Add Immunizations to Your Travel Preparations
Last week I visited my daughter’s school to talk about what it means to be a Shot@Life champion. After a quick review of the diseases that the Shot@Life campaign is trying to prevent with their global vaccination efforts, I noticed a child crying in the back of the classroom and I inquired why he was so upset. He said, “Can we please stop talking about kids dying and polio in Afghanistan? My daddy is there and now I’m worried about him getting sick.”
I quickly calmed his fears by explaining that military service members be vaccinated – and therefore protected – against polio and many other diseases. I went on to discuss the fourteen different diseases we routinely vaccinate children for in the United States but cautioned them that although we may not see these diseases often, there are areas in the world where these diseases, and others, are common. We discussed how we must educate ourselves about diseases and take precautions when we can. With Spring Break just around the corner and summer travel plans being made, now is the time to be considering vaccines as important health precautions for families who are planning to travel outside of the country.
One of the best things you can do before traveling is to make an appointment with your health provider. While your doctor should be able to tell you which vaccines you should have, you can familiarize yourself with travel risks ahead of time by investigating the country or countries you plan to visit. With good preparation, you’ll be ready to discuss the questions you may have with your doctor during your scheduled visit.
The Centers for Disease Control and Prevention (CDC) is an excellent resource that is complete with travel alerts, details regarding current outbreaks in various countries, as well as a list of travel clinics that can assist you. Based on the information they provide, they have divided travel vaccines into three categories: routine, recommended, and required.
While most people realize that there are routine vaccinations for children, some are unaware that there are routine vaccinations for adults as well. Specific adult immunizations are determined by factors such as age, lifestyle, high-risk conditions, and previous immunization history. Some people incorrectly assume that the vaccines they received as children will protect them for the rest of their lives. Generally this is true, except that immunity to some diseases may begin to fade over time, resulting in the need for a booster shot to prolong protection as an adult. In other cases, there are new vaccines that were not available to us as children. Additionally, as we age we become more susceptible to serious disease caused by common infections such as flu and pneumococcus. A thorough review of our immunization history can make sure we cover any gaps. Even routine vaccines, such as measles, can be necessary to provide protection from diseases that are still common in many parts of the world, even if they rarely occur in the U.S. To find out more about routine vaccinations, you can begin by reviewing the latest 2013 schedules for infants, children, preteens, teens and adults here.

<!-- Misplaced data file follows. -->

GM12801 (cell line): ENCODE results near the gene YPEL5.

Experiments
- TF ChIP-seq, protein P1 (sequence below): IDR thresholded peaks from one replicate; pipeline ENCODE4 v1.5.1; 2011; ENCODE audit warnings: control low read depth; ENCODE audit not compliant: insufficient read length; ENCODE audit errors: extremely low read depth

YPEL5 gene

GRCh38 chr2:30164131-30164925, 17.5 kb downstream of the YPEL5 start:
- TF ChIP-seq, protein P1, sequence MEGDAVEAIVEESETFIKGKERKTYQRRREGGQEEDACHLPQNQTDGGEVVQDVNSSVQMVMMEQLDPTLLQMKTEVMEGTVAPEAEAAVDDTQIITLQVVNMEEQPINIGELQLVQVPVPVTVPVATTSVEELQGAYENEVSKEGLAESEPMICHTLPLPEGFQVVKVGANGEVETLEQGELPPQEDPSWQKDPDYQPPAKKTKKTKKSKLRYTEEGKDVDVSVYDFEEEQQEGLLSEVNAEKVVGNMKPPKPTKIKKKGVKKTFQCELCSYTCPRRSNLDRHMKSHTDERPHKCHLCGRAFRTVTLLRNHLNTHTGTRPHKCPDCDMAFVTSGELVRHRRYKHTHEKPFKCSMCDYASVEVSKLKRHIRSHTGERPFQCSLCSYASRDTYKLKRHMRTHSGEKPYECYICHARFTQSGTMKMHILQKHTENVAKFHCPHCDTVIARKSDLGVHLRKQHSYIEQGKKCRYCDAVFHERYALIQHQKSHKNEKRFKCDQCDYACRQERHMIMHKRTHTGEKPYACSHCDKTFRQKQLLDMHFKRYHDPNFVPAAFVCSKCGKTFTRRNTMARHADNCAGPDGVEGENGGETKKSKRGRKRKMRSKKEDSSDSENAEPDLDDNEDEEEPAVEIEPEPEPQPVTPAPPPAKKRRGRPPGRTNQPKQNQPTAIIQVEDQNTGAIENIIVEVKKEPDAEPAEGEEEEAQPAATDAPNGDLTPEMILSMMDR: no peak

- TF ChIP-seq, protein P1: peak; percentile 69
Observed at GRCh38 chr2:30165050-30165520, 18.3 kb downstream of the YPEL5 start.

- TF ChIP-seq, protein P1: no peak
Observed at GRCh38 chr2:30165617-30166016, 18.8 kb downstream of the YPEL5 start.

Different vaccines may be recommended to travelers dependent on their destination. These vaccines are recommended to protect against illnesses often present in other parts of the world that we may not routinely vaccinate against here in the U.S. Vaccination not only helps protect the individual who is traveling, but also prevents the serious consequence of importing infectious diseases across international borders. Which vaccinations you need depends on a number of factors including your destination, whether you will be spending time in rural areas, the season of the year you are traveling, your age, health status, and previous immunizations.
One of the only vaccines required by International Health Regulations is yellow fever vaccination for travel to certain countries in sub-Saharan Africa and tropical South America. Also, meningococcal vaccination is required by the government of Saudi Arabia for annual travel during the Hajj and recommended to those traveling to the “meningitis belt” of sub-Saharan Africa.
Other vaccine decisions will depend on who is in your travel party. There are often different considerations for the young, elderly, pregnant or breastfeeding traveler. Travelers who are immune compromised or suffer from such illnesses as diabetes or HIV may have conditions that interfere with vaccine uptake and the risks of disease should be discussed with their doctor in advance.
It’s critical that travelers allow enough time to visit their doctor at least 4-6 weeks before a scheduled trip. Most vaccines take time to become effective in your body and some vaccines will need to be administered over a period of days or sometimes even weeks. It’s also important to note that your doctor’s office or clinic may not have the vaccine you need readily available, so advance planning is key. But even if you make last-minute travel plans, a call to the doctor can help ensure that you do your best to protect yourself from illness when traveling.